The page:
Temporoparietooccipital disconnection is a safe and effective motor-sparing epilepsy surgery in selected cases. Technical adjuncts facilitate a better intraoperative visualization and orientation, thereby enabling a less invasive approach than previously suggested 5).


there were 13 patients with a median age of 17 years. All patients had extensive presurgical evaluation that provided concordant evidence localizing the lesion and seizure focus to the posterior quadrant. The objective of the surgery was to eliminate the effect of the epileptogenic tissue and preserve motor and sensory functions. RESULTS:

During the course of this study period of 15 years, the surgical procedure performed evolved toward incorporating more techniques of disconnection and minimizing resection. Three technical variants were thus utilized in this series, namely, (i) anatomical posterior quadrantectomy (APQ), (ii) functional posterior quadrantectomy (FPQ), and (iii) periinsular posterior quadrantectomy (PIPQ). After a median follow-up period of 6 years, 12/13 patients had Engel’s Class I seizure outcome. CONCLUSION:

The results of surgery for posterior quadrantic epilepsy have yielded excellent seizure outcomes in 92% of the patients in the series with no mortality or major morbidity. The incorporation of disconnective techniques in multilobar surgery has maintained the excellent results obtained earlier with resective surgery 6).

An enhanced operative video presents the illustrative case of a total Posterior quadrant disconnection indicated for a 15-year-old boy with Sturge-Weber syndrome suffering from seizure recurrence after a partial PQD. Barrit et al. described the surgical procedure with emphasis on relevant anatomy and multimodal intraoperative guidance in three steps: (i) parieto-occipital disconnection, (ii) posterior callosotomy, and (iii) temporal disconnection/resection. Pearls and pitfalls of surgical management are discussed.

Posterior quadrant disconnection is a less invasive surgical option than typical hemispherectomy for selected indications of posterior multilobar epilepsy 7).


1)

Umaba R, Uda T, Nakajo K, Kawashima T, Tanoue Y, Koh S, Uda H, Kunihiro N, Matsusaka Y, Ohata K. Anatomical understanding of posterior quadrant disconnection from cadaveric brain, 3D reconstruction and simulation model, and intraoperative photographs. World Neurosurg. 2018 Aug 30. pii: S1878-8750(18)31951-X. doi: 10.1016/j.wneu.2018.08.168. [Epub ahead of print] PubMed PMID: 30172981.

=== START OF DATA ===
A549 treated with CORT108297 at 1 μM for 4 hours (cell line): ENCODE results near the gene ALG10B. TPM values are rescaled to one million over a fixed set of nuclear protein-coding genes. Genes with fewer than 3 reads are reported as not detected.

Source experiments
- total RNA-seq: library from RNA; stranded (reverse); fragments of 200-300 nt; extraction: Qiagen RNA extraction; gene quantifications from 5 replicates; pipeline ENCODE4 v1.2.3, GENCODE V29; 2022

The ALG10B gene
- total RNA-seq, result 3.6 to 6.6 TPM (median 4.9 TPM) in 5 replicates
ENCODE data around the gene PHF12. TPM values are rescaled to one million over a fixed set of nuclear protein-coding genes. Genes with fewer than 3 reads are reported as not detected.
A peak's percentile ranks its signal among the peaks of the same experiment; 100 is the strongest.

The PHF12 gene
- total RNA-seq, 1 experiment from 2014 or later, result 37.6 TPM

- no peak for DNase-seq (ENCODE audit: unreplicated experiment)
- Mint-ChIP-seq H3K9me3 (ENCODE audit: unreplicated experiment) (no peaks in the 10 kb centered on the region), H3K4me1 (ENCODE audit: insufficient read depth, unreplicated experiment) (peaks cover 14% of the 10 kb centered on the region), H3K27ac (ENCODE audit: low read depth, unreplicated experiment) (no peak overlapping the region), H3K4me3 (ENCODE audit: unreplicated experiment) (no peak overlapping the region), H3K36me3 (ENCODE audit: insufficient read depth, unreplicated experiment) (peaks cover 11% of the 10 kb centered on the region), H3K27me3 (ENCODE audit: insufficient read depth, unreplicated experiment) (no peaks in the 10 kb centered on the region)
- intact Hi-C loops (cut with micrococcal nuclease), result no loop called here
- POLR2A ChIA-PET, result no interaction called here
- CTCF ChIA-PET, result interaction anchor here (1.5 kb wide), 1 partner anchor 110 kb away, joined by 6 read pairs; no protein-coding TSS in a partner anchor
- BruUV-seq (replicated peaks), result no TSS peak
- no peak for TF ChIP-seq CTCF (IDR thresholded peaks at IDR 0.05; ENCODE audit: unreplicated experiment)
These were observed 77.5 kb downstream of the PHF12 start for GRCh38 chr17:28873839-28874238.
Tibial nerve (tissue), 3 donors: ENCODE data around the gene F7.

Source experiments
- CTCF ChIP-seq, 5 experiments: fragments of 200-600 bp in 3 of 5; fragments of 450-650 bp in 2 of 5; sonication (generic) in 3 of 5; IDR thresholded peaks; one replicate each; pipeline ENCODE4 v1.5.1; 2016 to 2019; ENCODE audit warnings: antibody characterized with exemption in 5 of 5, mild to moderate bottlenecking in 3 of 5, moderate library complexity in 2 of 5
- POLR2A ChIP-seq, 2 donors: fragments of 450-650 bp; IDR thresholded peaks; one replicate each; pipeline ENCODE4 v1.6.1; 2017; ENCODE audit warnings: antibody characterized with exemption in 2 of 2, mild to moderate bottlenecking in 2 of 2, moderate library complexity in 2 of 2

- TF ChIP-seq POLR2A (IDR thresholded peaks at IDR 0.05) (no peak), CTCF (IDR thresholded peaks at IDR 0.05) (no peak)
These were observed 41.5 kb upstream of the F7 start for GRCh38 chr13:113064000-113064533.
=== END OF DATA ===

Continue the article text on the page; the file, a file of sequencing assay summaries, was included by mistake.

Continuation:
2)

Verhaeghe A, Decramer T, Naets W, Van Paesschen W, van Loon J, Theys T. Posterior Quadrant Disconnection: A Fiber Dissection Study. Oper Neurosurg (Hagerstown). 2018 Jan 1;14(1):45-50. doi: 10.1093/ons/opx060. PubMed PMID: 29253283.
3)

Nooraine J, R SK, Iyer RB, Rao RM, Raghavendra S. Posterior quadrant disconnection for refractory epilepsy: A case series. Ann Indian Acad Neurol. 2014 Oct;17(4):392-7. doi: 10.4103/0972-2327.144006. PubMed PMID: 25506159; PubMed Central PMCID: PMC4251011.
4)

Sugano H, Nakanishi H, Nakajima M, Higo T, Iimura Y, Tanaka K, Hosozawa M, Niijima S, Arai H. Posterior quadrant disconnection surgery for Sturge-Weber syndrome. Epilepsia. 2014 May;55(5):683-9. doi: 10.1111/epi.12547. Epub 2014 Feb 22. PubMed PMID: 24621276.
5)

Dorfer C, Czech T, Mühlebner-Fahrngruber A, Mert A, Gröppel G, Novak K, Dressler A, Reiter-Fink E, Traub-Weidinger T, Feucht M. Disconnective surgery in posterior quadrantic epilepsy: experience in a consecutive series of 10 patients. Neurosurg Focus. 2013 Jun;34(6):E10. doi: 10.3171/2013.3.FOCUS1362. PubMed PMID: 23724834.
6)

Daniel RT, Meagher-Villemure K, Farmer JP, Andermann F, Villemure JG. Posterior quadrantic epilepsy surgery: technical variants, surgical anatomy, and case series. Epilepsia. 2007 Aug;48(8):1429-37. Epub 2007 Apr 18. PubMed PMID: 17441997.
7)

Barrit S, Park EH, Madsen JR. Posterior quadrant disconnection for refractory epilepsy: how I do it. Acta Neurochir (Wien). 2022 May 17. doi: 10.1007/s00701-022-05221-x. Epub ahead of print. PMID: 35578117.

Hemispherectomy for Rasmussen’s encephalitis

Hemispherectomy for Rasmussen’s encephalitis

Compared with functional hemispherectomy and hemisphere disconnection, anatomical hemispherectomy elicited better seizure outcomes with an acceptable level of complications. Early-stage operations might lead to better cognitive status, but they are associated with a high risk of IQ decline 1).


Obtaining complete disconnection is critical for favorable seizure outcomes from hemispherectomy, and neurosurgeons should have a low threshold to reoperate in patients with Rasmussen’s encephalitis with recurrent seizures. Rapid progression of motor deficits and bilateral MRI abnormalities may indicate a subpopulation of patients with RE with an increased risk of needing reoperation. Overall, they believe that hemispherectomy is a curative surgery for the majority of patients with RE, with excellent long-term seizure outcome2).


The majority of pediatric patients undergoing resection or hemispherectomy for RE achieve good seizure outcome. Although small retrospective cohort studies are inherently prone to bias, the best available evidence utilizing individual participant data suggests hemispheric surgery and younger age at the surgery are associated with good seizure outcomes following epilepsy surgery. Large, multicenter observational studies with long-term follow-up are required to evaluate the risk factors identified in a review 3).


Hemispherotomy remains the gold standard treatment but causes permanent functional impairment. No standardized medical treatment protocol currently exists for patients prior to indication of hemispherotomy, although some immunotherapies have shown partial efficacy with functional preservation but poor antiseizure effect. Some studies suggest a role for tumor necrosis factor alpha (TNF-α) in RE pathophysiology.


1)